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  "Green Dreams - Agumbe" " Green Dreams - Agumbe"

-- R Sharada


Pre-Trek prep

  By the beginning of the first week of Jan, we were all enthused and looking forward to the weekend trek. The 'We' comprised of six of us - Bharata B Rao ( BBR ), Ravikiran Thirumalai( RT ), Ashok S ( AS ), Dipankar Sarma ( DS ), Prashant G Ramachandran (PR ) and myself ( R Sharada - RS ). Lead co-ordinators and enthusiasts were BBR and RT.

  By Friday morning we were all set - with our bags packed, and with the plan to meet at KSRTC Bangalore, platform 4 by 9.00 - 9.30 PM, to board our direct bus to Agumbe. 8.45 PM - SR was already there, having decided to reach there well before time. By 9.30 PM, PR, and DS were there, followed by RT a little later, around 9.45 PM. AS beat us all to it, by arriving at the last moment- 9.50 PM! Nevertheless, we were on time to board the ultra-deluxe bus and we set off.

The Journey:

  Turned out it wasn't so much of an ultra-deluxe deal after all! :-( The window panes creaked and would not shut tight letting the cold wind in, and the bus seats levers were stuck and would not move backwards freely. So, it turned out to be a pretty less comfortable drive, though RT and PR thoroughly enjoyed the wayside stop to have a stomach full of 'Chaat' and 'Dosa' at 2 am!

Day 1:

  Around 5.30 am, I peeked out of the window and could see we were in the ghat areas already - foggy morning with very less visibility, forest cover on either side of the road and winding roads, with a lovely pleasant and cold fresh draught of air. My first whiff of the air of Western Ghats! I was already feeling good about the whole idea. By the time we were near Agumbe, the bus had emptied itself, leaving only 7 passengers, six of us, another passenger,a driver and a conductor!

  Looked like not many people travel down to Agumbe, this being the only night bus from Bangalore. Around 6.00 am, we were dropped off right outside a small restaurant, which was near the main bust stop/stand. Soon we met our guide, Mr. Raghavendra Pai, who was to give us directions to Mallandur from where we were to hire our guide for the trek.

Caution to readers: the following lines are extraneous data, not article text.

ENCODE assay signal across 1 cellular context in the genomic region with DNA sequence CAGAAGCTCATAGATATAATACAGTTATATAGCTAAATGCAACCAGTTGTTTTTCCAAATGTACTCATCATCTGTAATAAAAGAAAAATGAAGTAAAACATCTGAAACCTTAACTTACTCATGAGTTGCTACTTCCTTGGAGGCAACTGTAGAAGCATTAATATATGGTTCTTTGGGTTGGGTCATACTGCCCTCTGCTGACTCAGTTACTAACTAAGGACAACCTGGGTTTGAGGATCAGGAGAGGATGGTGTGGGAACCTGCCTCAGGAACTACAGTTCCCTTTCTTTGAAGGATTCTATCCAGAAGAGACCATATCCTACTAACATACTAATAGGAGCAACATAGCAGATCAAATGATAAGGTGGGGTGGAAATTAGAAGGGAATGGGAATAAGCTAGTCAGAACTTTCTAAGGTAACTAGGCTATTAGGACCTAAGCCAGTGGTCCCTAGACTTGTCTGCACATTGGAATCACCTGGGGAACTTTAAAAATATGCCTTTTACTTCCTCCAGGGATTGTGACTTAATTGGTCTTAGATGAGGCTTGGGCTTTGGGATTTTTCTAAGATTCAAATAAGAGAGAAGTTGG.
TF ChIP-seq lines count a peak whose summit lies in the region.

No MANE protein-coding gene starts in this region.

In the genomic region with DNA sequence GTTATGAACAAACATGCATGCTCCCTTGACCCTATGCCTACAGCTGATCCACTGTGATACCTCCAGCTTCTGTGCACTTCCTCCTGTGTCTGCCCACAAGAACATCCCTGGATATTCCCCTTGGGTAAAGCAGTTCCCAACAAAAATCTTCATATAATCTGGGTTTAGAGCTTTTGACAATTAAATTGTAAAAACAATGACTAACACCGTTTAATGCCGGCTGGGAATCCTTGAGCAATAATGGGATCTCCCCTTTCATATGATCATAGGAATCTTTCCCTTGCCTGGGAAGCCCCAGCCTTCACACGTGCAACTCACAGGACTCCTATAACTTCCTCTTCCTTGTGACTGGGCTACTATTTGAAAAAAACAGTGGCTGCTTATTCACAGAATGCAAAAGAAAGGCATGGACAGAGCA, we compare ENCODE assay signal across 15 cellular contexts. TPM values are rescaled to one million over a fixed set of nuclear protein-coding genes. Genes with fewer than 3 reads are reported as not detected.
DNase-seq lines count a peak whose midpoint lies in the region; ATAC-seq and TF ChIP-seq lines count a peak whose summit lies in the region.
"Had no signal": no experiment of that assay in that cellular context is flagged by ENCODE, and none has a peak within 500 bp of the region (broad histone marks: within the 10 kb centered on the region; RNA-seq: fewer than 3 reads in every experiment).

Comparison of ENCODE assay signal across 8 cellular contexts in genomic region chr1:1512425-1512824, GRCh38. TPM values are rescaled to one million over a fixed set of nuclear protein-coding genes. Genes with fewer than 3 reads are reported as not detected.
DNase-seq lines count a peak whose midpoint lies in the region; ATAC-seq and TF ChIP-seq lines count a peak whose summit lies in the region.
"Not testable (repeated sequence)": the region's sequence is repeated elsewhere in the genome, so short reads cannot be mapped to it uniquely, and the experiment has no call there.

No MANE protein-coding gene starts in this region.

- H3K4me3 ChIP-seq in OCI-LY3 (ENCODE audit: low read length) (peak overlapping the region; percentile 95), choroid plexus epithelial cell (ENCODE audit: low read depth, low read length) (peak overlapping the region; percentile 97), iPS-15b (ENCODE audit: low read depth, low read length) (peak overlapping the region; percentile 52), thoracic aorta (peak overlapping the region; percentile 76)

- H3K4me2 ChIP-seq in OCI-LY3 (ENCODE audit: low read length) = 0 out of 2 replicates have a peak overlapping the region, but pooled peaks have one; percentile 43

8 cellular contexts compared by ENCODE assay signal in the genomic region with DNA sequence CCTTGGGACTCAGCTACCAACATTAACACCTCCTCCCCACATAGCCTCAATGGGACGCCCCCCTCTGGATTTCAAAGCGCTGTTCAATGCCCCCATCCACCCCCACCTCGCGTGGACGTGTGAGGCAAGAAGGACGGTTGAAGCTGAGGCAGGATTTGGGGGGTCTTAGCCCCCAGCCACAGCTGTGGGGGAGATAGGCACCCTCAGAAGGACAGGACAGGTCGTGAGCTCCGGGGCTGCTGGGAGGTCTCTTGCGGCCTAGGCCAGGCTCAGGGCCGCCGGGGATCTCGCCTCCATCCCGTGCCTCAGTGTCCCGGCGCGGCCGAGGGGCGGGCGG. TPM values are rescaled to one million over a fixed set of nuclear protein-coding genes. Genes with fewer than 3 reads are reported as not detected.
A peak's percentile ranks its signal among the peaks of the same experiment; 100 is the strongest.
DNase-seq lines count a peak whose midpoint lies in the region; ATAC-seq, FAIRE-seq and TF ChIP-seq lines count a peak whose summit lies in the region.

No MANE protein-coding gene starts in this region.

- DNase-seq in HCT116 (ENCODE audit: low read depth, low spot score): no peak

Though we did not stay or go around Agumbe, it gave the quaint village picture of the 'Malgudi Days' fame that I used to love watching on TV. We soon found out that they also had a very different, efficient and interesting paper delivery system as well - which involved a speeding minivan that whizzed by the small hotel and dropped the daily morning 'Yuga Vani' speedpost, literally with a thud on the dusty mud side road!

  Having a convenient tap point for wash and a small toilet close by, we allset out to complete our morning ablutions and were seated for some tastybreakfast; and we weren't dissappointed at all! While we gobbled up yummy 'neer dosa' with each one competing for the next one, Raghavendra Pai, gave us some interesting information about the beauty of the place, the Malgudi Days shootings, and about the trek. As a first timer to a real trek, I sure was a bit apprehensive as to how it would come through. However, the enthusiasmin the group was contagious and caught up with me as well, and soon the fears were forgotten, thanks to a happy and content burping tummy as well! With breakfast done, we started off from Agumbe, for Mallandur, at around 8.45 AM. Mr. Pai showed us till the tar road that the forest department had built that led straight to Mallandur and there we bid farewell to Mr.Pai .

Day 1: Trek Beginning

  That was the start of "day one" of our trek. We traveled along the tar road in good humour, thanks to a lot of good Samaritans who had left interesting bits of human creativity for our analysis on the way! ( PR , RT and BBR will prefer I don't elaborate on this! ). After around a 5 km tar road walk,we reached the village of Mallandur. Enroute, we did see the side deviation to Barkana Falls that Mr.Pai had mentioned we would have to come back to, to start the trail path. A few enquiries on the way soon lead us to our guide's house, near a 'kallu mane' - the house of M R Krishnappa alias MR.